By Rebecca MacFarlane
Skiing, surfing, skydiving — that’s just a day in the life of uOttawa alumni Marc Bjerring and Andre Bellerive. Extreme sports have been a lifelong passion for these mechanical engineering graduates, and documenting their experiences is half the fun.
But in the past, they always encountered the same problem when filming their exploits. With Go-Pro cameras mounted on traditional selfie sticks, the lens could only face one way, meaning they were always missing half the shot.
“We thought it would be so cool if there was a way to capture both yourself and what’s in front of you, so you can get more immersive footage and capture the adventure the way you remember it,” Bjerring said.
And thus an idea was born.
First created in a product design class, the Spivo Stick is the only selfie stick that pans the camera 180 degrees at the touch of a button. Users can record visually striking, 360-degree shots of themselves and their surroundings without having to manually readjust the camera.
The Spivo Stick was launched in June 2015, and since then, these young entrepreneurs have faced their fair share of trials and tribulations. Having graduated only in 2014, they lacked product-design experience, which made their engineering and manufacturing work especially nerve-racking.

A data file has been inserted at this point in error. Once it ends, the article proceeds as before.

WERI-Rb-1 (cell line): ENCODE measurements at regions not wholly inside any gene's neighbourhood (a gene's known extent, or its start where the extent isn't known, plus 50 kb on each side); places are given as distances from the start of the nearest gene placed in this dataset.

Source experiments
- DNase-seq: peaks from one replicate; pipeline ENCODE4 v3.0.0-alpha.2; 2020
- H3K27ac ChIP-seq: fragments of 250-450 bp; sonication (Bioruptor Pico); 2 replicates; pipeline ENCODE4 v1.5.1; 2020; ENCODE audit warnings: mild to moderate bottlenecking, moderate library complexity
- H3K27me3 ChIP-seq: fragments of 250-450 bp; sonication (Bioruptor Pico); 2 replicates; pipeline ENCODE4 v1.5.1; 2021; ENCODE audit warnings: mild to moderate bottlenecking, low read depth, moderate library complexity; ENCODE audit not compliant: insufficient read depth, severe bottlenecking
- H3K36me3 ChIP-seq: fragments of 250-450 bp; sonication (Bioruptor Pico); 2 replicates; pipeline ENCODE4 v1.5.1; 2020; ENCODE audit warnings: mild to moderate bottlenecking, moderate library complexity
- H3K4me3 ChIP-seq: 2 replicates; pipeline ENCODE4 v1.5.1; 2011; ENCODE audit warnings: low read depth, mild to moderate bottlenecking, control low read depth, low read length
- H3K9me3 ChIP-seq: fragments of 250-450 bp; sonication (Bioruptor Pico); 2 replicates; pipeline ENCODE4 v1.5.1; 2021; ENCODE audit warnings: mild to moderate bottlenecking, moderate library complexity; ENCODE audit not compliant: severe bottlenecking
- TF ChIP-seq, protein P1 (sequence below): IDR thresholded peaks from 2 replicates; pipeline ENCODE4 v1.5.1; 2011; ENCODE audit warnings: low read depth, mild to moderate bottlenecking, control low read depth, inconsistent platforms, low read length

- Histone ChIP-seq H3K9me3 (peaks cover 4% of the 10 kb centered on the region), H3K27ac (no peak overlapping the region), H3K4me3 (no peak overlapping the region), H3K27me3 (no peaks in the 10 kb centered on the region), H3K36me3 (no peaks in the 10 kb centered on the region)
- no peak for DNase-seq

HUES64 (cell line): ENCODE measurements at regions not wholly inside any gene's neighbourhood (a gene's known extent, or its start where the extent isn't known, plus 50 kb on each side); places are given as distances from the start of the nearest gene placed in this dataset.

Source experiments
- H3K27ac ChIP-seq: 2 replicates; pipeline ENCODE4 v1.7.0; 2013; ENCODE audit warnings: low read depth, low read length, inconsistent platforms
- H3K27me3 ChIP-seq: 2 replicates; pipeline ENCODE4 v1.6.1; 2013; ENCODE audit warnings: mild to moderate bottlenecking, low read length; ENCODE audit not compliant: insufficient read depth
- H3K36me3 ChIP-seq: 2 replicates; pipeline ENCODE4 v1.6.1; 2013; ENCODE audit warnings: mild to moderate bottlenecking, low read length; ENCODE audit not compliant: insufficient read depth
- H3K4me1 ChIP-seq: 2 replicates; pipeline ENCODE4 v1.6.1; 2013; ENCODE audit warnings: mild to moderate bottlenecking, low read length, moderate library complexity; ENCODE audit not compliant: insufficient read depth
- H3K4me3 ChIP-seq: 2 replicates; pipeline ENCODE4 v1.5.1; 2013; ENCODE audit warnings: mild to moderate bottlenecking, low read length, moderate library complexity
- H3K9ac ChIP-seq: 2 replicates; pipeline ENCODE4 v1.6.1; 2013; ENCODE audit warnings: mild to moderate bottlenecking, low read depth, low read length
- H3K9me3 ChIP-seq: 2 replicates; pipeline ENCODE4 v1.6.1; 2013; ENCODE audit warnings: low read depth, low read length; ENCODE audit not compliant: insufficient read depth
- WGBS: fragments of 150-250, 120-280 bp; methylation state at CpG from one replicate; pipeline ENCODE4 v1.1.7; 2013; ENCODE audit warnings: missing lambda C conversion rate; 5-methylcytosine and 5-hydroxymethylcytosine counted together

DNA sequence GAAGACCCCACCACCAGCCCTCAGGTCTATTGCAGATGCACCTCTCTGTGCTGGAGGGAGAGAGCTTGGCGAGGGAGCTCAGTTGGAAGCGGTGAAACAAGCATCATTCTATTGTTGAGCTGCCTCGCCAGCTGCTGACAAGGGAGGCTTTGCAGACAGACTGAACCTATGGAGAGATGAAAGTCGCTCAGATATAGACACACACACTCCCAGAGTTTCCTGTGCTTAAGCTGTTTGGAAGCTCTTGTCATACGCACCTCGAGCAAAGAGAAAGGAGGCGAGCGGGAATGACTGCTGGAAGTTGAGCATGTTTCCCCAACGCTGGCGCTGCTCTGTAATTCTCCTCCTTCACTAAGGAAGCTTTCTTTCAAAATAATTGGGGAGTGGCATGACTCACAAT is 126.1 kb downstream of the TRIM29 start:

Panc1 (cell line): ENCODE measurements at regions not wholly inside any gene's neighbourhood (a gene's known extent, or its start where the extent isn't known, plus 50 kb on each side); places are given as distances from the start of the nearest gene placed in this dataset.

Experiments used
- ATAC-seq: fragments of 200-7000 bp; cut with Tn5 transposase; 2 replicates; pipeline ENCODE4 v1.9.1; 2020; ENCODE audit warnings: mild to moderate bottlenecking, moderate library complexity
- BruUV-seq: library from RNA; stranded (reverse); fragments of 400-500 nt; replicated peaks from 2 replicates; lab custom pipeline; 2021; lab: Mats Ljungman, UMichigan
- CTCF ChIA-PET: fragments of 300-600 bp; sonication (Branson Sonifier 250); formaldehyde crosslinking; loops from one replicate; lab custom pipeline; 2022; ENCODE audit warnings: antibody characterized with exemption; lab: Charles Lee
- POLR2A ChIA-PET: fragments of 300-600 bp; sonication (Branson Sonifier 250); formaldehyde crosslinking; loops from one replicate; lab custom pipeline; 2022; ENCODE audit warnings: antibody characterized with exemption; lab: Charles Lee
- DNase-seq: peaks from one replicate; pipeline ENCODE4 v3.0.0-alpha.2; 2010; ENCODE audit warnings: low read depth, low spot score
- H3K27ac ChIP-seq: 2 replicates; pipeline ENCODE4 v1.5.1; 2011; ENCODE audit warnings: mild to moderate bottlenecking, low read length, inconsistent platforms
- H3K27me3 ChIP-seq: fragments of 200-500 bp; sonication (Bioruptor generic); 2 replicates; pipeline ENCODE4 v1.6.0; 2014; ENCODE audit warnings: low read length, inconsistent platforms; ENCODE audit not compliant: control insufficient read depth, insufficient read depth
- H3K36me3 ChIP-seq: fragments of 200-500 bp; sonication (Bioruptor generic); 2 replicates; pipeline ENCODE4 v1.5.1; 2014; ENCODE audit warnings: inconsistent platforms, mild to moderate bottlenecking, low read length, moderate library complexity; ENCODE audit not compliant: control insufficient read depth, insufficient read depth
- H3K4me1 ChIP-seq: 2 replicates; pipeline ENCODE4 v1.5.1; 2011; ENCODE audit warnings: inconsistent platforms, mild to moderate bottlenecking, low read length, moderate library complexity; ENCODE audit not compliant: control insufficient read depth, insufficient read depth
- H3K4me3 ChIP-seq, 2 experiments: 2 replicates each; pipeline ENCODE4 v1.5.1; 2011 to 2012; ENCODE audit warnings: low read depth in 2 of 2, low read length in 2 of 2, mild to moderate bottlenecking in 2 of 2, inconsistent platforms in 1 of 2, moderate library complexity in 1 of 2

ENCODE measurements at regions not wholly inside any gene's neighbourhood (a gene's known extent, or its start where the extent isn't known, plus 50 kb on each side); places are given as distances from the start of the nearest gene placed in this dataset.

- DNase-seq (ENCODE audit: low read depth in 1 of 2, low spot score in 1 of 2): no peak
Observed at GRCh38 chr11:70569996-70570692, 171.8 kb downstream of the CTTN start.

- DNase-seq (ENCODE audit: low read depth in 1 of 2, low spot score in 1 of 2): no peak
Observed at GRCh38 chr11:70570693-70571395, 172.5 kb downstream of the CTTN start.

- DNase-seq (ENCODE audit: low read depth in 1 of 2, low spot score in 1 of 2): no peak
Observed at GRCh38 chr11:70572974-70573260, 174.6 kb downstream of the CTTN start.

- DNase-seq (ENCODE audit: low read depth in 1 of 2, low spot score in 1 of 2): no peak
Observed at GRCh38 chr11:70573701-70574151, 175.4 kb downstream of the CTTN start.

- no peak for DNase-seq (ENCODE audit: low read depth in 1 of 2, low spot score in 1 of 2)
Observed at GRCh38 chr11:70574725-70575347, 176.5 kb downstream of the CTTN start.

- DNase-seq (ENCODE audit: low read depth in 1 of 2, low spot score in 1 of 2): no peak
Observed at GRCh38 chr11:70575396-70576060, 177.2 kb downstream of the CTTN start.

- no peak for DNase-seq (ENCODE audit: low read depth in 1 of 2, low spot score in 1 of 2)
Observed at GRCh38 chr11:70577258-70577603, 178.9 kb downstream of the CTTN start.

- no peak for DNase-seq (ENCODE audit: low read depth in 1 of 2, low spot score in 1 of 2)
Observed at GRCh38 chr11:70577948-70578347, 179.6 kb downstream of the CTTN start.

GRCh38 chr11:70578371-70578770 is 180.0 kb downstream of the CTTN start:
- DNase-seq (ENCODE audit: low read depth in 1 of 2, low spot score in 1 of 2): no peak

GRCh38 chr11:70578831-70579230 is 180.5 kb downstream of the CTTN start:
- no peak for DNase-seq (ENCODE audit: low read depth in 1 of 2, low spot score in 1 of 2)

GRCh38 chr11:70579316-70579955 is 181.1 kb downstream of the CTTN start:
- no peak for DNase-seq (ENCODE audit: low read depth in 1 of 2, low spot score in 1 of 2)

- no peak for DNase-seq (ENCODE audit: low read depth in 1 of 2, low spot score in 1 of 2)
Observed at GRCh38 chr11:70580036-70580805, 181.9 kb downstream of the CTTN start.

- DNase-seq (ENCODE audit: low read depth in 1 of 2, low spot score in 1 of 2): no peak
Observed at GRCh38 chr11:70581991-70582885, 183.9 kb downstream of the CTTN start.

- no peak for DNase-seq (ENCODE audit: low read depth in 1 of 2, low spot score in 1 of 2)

Took a risk
“We needed to be really careful with material selection to ensure that whichever materials we chose could withstand different environments, from being underwater to being in the snow,” Bjerring said.
Next came the financial challenges. They initially introduced their product with a video on Kickstarter, hoping to raise $30,000 to get their business off the ground. However, they only received $17,000 in pledges, and since Kickstarter only releases funds once the goal is met, they didn’t receive a cent of the money that had been pledged.
And so they decided to gamble on their idea and self-fund their venture.
Ultimately, their perseverance and hard work paid off. After just one year on the market, the Spivo Stick is now sold online in more than 52 countries, including Brazil, Turkey and Malaysia. They also just released their first commercial.
Spivo products are also available in stores in Canada and the U.S, including Bushtukah and Joe Mamma Cycles in Ottawa. The product’s various social media accounts have attracted 13,000 followers, with enthusiasts using the hashtags #spivo and #spivostick to share their experiences.
“That’s our pride and joy—seeing other people using and loving the product. It is so rewarding,” Bjerring said.
Even after a trying year, Bjerring and Bellerive aren’t slowing down. They hope to expand their international reach by selling their products in more countries and stocking shelves in larger retailers across Canada.
“Every day is a challenge,” Bjerring said of entrepreneurship. “But if you work hard and you believe in your idea, you’ll make it happen.”